Heather Rabbatts is "questioning" whether she can still help bring about reforms to the Football Association after the latest proposals were blocked.
FA chairman Greg Dyke, who will leave his role after this summer's European Championship, had submitted proposals aimed at reforming the FA council by making it more representative and diverse.
Dyke was pushing for an end to the traditional 'blazers' who dominate the council, with more women, more fans' representation, more people from ethnic minorities and possibly term limits to reduce the average age.
But the proposals were never even put to the vote due to opposition from representatives of the national game which Rabbatts - the only woman and ethnic minority representative on the FA board - said would have watered them down to the extent it was not worth voting on them.
She told the Guardian: "It's very disappointing, it's very frustrating and it leads you to question what you can do to shift it.
"With regards to inclusion and diversity, you can make things happen because you can bring other people with you. When you feel you can't make that progress elsewhere, it's very difficult.
"The path of governance reform is littered with people who have tried and failed."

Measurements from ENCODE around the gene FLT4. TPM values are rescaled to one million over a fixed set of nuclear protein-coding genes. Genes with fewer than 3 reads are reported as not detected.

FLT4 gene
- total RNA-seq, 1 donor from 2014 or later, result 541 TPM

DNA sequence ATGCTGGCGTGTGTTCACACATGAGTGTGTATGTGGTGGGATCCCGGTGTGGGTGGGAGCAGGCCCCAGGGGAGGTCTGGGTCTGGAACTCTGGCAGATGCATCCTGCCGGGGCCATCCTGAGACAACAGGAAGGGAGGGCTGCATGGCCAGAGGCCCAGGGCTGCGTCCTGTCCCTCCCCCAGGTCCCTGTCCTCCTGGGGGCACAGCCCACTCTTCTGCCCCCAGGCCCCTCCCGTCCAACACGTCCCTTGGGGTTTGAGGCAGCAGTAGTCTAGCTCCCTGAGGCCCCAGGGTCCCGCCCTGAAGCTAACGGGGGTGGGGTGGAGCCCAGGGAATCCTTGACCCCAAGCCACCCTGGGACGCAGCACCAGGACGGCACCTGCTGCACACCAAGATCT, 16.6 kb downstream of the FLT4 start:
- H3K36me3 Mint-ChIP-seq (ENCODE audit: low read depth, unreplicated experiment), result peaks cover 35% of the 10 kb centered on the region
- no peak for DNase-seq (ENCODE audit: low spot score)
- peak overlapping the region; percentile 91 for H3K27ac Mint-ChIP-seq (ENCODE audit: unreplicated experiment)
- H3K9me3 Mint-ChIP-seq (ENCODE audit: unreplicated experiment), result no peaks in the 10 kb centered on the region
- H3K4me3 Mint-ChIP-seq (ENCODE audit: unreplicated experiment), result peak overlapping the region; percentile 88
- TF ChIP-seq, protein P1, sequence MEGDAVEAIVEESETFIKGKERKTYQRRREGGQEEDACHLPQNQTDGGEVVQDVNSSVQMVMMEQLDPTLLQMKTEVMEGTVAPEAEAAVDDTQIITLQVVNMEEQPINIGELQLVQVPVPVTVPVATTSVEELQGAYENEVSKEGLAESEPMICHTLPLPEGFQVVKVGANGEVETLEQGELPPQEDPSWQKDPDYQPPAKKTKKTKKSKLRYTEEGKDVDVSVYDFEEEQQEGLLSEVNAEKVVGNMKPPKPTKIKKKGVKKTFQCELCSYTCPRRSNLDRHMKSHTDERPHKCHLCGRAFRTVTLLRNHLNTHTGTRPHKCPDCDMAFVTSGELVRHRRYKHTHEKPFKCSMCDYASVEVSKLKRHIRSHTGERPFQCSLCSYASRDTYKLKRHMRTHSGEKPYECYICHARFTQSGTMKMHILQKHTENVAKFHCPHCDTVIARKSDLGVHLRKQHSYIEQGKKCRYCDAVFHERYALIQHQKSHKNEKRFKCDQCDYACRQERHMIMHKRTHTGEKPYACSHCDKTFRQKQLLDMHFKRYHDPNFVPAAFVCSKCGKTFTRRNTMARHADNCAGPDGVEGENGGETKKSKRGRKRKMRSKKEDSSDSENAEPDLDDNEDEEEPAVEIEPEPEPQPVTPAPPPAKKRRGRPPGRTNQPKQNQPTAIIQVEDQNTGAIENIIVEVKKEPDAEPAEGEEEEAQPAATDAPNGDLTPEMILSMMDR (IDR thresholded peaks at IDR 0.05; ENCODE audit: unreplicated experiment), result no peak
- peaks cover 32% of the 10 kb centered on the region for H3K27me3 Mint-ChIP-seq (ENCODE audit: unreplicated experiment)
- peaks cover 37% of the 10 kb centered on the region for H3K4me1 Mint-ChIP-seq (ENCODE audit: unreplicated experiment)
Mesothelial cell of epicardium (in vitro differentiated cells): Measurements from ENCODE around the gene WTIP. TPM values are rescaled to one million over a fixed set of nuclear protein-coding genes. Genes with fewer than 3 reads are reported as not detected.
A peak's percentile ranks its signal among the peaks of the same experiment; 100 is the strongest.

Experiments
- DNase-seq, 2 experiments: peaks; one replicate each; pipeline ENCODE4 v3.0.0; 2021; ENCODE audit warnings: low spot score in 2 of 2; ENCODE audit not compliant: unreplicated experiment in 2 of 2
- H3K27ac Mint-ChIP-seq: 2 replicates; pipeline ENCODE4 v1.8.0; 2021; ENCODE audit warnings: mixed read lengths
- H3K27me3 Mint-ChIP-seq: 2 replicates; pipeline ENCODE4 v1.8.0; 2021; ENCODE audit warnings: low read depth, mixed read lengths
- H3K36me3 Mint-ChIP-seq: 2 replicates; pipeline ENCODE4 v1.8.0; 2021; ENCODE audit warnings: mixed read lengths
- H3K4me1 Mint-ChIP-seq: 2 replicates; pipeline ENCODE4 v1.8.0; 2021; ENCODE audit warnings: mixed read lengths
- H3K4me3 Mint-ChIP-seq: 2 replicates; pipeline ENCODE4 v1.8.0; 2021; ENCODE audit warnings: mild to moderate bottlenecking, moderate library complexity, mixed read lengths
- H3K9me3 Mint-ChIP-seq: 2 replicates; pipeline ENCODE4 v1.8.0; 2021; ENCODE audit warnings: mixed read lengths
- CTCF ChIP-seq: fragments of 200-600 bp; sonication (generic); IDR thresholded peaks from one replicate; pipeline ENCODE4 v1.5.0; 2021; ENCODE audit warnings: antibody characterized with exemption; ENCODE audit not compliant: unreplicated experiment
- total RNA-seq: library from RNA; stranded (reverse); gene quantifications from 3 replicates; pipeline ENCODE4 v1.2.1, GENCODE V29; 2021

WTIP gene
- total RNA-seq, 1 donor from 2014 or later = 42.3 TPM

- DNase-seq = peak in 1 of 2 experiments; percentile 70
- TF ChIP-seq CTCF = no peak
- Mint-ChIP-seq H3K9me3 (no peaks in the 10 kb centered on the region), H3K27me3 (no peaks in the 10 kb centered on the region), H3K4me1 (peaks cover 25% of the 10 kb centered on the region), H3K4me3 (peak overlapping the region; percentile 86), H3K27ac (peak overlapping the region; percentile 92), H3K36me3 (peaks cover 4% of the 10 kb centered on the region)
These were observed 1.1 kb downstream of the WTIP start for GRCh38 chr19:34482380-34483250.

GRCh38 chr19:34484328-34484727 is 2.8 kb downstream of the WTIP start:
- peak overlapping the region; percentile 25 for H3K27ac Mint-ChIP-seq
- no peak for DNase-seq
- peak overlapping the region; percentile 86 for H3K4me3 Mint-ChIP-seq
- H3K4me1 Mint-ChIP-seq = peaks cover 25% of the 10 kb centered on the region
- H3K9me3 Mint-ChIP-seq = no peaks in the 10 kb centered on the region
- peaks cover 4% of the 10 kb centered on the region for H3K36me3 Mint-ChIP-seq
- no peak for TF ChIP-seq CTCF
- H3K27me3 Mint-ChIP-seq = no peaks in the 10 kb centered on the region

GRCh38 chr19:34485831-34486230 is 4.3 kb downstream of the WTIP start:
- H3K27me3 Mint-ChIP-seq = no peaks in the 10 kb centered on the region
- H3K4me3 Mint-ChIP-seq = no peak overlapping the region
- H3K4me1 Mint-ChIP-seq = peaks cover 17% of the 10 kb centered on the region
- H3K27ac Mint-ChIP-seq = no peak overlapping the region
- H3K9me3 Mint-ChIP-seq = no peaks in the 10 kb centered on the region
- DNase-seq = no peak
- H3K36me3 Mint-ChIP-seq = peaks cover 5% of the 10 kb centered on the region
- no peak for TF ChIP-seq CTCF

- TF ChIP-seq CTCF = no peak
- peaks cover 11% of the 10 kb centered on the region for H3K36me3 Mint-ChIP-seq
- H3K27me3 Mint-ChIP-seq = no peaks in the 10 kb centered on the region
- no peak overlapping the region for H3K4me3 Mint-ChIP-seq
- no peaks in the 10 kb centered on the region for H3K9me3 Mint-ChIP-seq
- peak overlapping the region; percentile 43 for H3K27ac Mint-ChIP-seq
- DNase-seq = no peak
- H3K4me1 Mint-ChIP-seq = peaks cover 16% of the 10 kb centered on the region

The FA board is made up of four representatives apiece from the professional and national game plus chairman Dyke, chief executive Martin Glenn and non-executive directors Rabbatts and Roger Devlin.
Rabbatts continued: "The problem with the structure is that it builds in an accountability to either the national game or the professional game and not to the whole.
"How do we actually construct something that furthers the game as a whole? It is that structural defect that is fundamental.
"Look at UEFA, look at FIFA, look at athletics, look at cycling. Everybody is looking at how they improve their governance. If you have people sat around those tables for 15, 20, 25 years, you are building in a problem. That has to change."